NEW YORK – Financial markets abhor uncertainty; that is why they are now in crisis mode. The governments of the eurozone have taken some significant steps in the right direction to resolve the euro crisis but, obviously, they did not go far enough to reassure the markets.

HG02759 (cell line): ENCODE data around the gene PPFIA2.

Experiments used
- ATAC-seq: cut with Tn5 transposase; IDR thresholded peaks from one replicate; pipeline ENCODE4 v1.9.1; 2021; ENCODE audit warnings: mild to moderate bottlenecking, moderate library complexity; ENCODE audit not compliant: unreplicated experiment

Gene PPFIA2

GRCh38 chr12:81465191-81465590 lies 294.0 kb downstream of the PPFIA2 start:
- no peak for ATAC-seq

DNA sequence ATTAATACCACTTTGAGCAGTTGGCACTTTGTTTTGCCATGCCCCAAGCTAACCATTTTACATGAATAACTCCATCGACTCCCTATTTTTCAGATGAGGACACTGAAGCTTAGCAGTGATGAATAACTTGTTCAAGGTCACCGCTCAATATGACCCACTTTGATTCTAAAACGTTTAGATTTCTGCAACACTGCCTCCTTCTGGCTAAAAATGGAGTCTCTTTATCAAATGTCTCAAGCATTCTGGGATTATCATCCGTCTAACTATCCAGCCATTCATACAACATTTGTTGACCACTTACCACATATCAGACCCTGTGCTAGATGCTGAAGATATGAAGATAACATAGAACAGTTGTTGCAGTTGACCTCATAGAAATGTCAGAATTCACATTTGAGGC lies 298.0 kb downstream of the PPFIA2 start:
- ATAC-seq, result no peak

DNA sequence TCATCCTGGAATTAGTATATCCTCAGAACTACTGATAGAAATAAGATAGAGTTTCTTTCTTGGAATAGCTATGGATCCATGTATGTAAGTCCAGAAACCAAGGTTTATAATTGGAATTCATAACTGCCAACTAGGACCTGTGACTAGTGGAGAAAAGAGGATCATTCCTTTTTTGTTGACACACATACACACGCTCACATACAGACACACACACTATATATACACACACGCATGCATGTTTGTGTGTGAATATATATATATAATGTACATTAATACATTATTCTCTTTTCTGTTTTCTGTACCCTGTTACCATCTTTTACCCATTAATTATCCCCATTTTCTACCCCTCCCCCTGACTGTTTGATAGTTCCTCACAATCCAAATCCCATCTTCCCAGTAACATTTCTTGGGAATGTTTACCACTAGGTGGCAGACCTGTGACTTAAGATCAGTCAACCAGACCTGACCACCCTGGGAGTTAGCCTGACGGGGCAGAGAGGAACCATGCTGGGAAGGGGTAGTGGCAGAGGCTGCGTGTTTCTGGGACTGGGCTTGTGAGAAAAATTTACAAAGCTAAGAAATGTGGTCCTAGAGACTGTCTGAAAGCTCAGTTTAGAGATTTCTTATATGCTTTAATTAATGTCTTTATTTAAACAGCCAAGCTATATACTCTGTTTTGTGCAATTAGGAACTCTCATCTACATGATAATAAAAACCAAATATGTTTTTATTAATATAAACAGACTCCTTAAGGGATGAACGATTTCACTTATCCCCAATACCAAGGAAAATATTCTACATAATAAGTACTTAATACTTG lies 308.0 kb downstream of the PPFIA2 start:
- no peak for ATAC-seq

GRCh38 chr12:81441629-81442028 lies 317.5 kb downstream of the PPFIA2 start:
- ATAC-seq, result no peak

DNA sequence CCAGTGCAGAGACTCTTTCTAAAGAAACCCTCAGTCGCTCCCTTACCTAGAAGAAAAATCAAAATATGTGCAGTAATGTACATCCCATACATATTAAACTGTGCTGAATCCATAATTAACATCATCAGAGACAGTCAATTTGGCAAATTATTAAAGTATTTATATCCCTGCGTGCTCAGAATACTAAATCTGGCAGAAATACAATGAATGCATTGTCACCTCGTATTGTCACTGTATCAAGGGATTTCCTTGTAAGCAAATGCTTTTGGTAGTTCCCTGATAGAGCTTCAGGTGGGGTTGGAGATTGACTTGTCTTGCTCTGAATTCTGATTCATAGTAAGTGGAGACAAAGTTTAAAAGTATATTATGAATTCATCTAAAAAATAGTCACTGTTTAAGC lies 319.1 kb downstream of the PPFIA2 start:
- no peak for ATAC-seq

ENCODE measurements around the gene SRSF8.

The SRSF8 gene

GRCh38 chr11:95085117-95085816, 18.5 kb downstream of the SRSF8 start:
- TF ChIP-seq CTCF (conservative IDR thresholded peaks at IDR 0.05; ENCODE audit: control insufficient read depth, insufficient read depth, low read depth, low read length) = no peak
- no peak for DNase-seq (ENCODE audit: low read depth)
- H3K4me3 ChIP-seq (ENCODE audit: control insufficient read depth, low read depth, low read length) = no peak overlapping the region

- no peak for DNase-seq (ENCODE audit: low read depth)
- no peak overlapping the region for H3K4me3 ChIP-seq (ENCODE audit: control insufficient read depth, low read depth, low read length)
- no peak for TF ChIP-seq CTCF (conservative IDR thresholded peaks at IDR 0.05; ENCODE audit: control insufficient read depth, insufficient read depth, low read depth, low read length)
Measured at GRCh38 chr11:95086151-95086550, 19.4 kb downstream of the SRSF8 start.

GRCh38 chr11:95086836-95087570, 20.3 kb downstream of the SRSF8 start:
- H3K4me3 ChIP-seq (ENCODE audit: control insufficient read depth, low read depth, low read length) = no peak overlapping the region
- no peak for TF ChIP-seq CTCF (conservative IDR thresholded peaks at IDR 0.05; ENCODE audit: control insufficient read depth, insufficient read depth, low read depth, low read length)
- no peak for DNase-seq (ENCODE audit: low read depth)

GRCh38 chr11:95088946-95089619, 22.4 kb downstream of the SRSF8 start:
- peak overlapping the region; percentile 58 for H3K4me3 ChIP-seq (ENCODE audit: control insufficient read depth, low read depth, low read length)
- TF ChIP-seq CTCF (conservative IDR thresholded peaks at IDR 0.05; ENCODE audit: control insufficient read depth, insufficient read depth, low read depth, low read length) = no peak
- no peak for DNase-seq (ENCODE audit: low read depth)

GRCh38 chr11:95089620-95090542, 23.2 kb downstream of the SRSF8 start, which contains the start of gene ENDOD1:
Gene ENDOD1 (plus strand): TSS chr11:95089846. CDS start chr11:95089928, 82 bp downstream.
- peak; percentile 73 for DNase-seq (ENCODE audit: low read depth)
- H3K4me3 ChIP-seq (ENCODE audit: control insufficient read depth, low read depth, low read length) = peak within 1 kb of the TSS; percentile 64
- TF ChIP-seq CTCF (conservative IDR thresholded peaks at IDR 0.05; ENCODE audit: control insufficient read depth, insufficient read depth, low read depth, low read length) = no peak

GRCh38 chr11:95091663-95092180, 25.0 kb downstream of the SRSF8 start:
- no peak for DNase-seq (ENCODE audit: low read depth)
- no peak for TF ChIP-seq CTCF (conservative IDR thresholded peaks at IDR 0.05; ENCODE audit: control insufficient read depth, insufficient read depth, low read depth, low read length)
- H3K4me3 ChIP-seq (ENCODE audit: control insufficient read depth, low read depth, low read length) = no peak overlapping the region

At their meeting on July 21, the European authorities enacted a set of half-measures. They established the principle that their new fiscal agency, the European Financial Stability Fund (EFSF), should be responsible for solvency problems, but they failed to increase the EFSF’s size. This stopped short of establishing a credible fiscal authority for the eurozone. And the new mechanism will not be operative until September at the earliest. In the meantime, liquidity provision by the European Central Bank is the only way to prevent a collapse in the price of bonds issued by several European countries.